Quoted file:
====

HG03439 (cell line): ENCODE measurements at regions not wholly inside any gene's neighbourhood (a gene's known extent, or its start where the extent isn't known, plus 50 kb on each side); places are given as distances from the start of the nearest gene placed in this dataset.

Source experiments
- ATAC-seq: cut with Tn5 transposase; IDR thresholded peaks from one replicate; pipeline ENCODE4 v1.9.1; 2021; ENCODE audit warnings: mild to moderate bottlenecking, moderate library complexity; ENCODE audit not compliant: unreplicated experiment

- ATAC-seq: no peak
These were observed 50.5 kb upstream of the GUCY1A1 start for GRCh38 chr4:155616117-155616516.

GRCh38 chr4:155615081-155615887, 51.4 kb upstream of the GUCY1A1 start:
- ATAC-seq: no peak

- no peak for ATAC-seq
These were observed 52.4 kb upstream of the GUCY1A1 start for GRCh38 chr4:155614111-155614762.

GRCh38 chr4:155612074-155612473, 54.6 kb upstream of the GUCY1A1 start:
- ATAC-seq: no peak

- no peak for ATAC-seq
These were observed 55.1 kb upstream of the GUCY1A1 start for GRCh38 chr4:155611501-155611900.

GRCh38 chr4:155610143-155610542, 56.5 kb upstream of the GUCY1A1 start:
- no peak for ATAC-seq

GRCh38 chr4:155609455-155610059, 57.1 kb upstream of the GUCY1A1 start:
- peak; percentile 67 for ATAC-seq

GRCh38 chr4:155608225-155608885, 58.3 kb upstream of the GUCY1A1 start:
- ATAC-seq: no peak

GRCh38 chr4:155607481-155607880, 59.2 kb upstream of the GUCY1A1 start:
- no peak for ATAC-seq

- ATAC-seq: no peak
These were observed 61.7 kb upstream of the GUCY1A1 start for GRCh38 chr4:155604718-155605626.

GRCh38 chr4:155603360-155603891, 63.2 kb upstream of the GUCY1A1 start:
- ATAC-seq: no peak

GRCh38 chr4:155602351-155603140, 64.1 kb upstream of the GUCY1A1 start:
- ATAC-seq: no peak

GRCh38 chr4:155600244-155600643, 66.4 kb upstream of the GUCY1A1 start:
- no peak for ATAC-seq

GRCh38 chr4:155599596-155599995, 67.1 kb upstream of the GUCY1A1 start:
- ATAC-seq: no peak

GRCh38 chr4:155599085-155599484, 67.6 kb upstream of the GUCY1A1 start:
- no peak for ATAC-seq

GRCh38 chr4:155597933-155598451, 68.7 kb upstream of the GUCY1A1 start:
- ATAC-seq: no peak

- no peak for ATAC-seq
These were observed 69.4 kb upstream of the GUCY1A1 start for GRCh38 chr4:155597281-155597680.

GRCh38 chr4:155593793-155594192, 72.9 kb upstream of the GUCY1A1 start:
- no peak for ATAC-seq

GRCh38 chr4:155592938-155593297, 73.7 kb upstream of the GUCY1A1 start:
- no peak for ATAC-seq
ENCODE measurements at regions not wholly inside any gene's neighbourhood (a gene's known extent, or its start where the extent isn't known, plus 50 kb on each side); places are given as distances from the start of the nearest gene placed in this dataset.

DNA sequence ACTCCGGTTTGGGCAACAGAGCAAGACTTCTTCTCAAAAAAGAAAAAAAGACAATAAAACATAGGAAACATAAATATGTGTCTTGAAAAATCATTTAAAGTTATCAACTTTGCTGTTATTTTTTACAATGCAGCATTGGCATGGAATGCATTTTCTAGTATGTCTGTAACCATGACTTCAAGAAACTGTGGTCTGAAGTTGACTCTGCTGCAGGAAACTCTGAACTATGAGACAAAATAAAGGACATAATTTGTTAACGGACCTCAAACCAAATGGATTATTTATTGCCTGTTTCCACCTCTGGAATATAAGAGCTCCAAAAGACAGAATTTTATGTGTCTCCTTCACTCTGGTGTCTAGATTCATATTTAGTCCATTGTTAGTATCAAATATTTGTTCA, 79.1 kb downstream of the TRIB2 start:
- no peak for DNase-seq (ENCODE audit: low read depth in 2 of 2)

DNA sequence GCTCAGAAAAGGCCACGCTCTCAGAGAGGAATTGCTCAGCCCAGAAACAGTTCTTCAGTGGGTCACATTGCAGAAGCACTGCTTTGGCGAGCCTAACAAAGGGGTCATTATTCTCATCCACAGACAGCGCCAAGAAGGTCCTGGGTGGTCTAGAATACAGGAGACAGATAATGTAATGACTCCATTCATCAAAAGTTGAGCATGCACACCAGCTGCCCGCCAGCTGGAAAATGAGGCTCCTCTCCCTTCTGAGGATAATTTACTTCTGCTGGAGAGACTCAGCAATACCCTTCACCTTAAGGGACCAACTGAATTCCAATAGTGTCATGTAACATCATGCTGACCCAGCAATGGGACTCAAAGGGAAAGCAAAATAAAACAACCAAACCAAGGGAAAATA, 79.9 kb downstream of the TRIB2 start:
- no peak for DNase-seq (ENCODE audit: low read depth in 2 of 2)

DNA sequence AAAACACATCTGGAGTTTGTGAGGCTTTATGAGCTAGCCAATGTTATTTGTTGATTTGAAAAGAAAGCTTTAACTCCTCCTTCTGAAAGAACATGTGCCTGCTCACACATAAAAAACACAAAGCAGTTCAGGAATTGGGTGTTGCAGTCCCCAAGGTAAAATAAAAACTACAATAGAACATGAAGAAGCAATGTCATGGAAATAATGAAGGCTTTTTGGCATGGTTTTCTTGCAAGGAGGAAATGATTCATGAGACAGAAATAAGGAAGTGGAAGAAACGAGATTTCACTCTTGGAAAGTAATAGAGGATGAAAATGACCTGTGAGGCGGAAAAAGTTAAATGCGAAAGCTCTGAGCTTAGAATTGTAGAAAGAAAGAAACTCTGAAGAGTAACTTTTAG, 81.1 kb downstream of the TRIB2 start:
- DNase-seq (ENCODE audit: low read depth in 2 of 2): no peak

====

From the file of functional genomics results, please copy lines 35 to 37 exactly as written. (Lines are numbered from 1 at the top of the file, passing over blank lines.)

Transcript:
- ATAC-seq: no peak

- no peak for ATAC-seq
These were observed 69.4 kb upstream of the GUCY1A1 start for GRCh38 chr4:155597281-155597680.